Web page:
Group challenges ruling on state funding private textbooks

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FARMINGTON, N.M. (AP) — A religious-liberty advocacy group is challenging a New Mexico Supreme Court ruling that the state's practice of buying textbooks for private and religious schools is unconstitutional, their attorney said.

An Albuquerque law firm representing the Becket Fund for Religious Liberty filed a motion for rehearing last month. The high court issued its ruling Nov. 12, reversing a previous Court of Appeals decision that said the practice was allowed.

The Becket Fund, based in Washington, D.C., is working on behalf of the New Mexico Association of Non-Public Schools. The group, which consists of 220 private schools, has expressed disappointment with the court decision.

Under the Instructional Material Law, the state Public Education Department is allowed to provide textbooks to public and private schools. Advocates of the program say that money for the books is governed by federal law because the funds are provided by federal mineral leases. But half of the money the federal government receives from use of public lands is paid to the state. Some goes to the state Education Department's Instructional Material Bureau. Only non-religious textbooks can be provided by that department for classroom use.

Eric Baxter, senior counsel for the Becket Fund, told the Daily Times in Farmington ( that the court was wrong to put additional conditions on the federal Mineral Lands Leasing Act funding.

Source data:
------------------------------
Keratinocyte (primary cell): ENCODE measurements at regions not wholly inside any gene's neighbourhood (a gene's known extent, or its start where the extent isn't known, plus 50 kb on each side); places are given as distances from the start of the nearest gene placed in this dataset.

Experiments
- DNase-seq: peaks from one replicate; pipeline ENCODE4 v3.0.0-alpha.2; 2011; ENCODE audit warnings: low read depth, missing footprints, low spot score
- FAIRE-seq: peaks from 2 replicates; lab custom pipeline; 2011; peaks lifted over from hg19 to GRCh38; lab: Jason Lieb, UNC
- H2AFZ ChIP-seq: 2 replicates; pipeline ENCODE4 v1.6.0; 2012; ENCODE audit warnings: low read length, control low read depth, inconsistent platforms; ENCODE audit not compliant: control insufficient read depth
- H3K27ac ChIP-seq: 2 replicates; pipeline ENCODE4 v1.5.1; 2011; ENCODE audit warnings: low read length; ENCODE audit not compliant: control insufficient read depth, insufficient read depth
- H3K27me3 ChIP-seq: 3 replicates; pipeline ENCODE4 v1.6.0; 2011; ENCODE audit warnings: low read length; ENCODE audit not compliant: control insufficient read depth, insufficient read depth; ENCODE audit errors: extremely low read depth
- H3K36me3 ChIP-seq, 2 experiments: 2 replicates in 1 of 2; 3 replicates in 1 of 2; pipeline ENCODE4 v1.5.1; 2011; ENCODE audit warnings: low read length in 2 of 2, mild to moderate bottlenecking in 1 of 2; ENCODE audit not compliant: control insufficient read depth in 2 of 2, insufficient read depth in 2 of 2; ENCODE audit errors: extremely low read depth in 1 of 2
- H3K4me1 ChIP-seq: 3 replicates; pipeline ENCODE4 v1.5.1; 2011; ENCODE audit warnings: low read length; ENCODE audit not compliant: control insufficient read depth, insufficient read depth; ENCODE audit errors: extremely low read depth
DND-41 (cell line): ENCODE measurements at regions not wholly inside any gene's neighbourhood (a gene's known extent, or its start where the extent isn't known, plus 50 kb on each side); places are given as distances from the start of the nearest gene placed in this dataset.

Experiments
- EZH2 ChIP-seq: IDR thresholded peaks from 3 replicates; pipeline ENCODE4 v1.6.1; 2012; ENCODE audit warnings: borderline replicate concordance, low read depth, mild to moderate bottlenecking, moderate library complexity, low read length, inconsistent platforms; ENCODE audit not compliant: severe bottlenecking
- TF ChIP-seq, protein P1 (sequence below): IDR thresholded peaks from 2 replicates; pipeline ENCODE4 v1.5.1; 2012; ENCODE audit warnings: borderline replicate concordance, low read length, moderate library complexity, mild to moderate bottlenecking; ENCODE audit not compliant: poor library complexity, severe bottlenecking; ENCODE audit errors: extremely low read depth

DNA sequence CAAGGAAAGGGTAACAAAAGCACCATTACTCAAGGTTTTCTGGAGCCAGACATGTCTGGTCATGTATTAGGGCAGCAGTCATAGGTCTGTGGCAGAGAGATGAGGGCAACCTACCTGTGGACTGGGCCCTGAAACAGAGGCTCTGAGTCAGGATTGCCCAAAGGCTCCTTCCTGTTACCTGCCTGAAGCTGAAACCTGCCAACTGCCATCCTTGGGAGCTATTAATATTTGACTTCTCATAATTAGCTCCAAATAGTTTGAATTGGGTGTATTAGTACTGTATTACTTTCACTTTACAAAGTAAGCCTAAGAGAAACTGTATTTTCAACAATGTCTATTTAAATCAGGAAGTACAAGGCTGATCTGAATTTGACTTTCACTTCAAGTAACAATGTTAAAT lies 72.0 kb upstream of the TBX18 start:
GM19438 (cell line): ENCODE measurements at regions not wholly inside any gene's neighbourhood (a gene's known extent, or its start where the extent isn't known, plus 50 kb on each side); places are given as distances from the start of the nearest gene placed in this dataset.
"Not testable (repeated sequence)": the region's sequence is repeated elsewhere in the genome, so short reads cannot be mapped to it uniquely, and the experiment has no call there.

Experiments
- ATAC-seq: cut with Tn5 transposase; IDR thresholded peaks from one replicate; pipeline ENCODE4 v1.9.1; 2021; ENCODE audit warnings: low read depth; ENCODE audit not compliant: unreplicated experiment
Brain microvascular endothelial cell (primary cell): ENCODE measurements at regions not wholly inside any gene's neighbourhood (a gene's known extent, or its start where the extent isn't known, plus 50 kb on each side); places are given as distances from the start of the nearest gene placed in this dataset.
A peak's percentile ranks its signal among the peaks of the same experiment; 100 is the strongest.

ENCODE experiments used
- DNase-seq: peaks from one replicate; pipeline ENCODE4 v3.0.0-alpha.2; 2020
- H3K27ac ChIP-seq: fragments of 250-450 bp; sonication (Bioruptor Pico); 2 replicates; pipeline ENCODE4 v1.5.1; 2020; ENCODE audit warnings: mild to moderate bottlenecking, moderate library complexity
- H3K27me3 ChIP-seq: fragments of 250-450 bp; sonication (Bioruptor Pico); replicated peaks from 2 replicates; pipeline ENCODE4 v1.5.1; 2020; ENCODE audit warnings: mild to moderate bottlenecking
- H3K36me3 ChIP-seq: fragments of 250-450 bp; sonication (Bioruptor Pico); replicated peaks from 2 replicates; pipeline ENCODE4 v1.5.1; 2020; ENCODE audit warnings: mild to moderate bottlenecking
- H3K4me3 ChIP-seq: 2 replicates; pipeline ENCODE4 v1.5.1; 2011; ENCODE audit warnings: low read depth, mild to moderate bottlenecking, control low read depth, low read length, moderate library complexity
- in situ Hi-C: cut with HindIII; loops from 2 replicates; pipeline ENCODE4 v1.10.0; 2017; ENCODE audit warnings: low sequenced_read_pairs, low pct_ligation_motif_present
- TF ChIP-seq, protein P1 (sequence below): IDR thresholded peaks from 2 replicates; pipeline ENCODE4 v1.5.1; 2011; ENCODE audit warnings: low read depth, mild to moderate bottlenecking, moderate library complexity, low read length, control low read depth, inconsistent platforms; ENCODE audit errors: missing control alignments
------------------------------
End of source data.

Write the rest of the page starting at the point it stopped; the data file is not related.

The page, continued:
"I think the Supreme Court erred in concluding that these were funds from state land and that it should recognize they are federal dollars that are being used in accordance with federal mandate," Baxter said. "Any efforts to cut off certain categories of people from using those funds would be a violation of the federal constitution."

Baxter also argued the state placing limits on the use of federal funds is a violation of the Supremacy Clause in the U.S. Constitution. "You shouldn't have any systems where certain categories of people are excluded from participating in public benefits because of their religious or educational choices," Baxter said.

The New Mexico court can call another hearing or briefing on the decision.

The ruling stems from a 2012 lawsuit. Plaintiffs Cathy "Cate" Moses and Paul Weinbaum claimed that the state's use of public money for private schools took money away from public schools.


Information from: The Daily Times,

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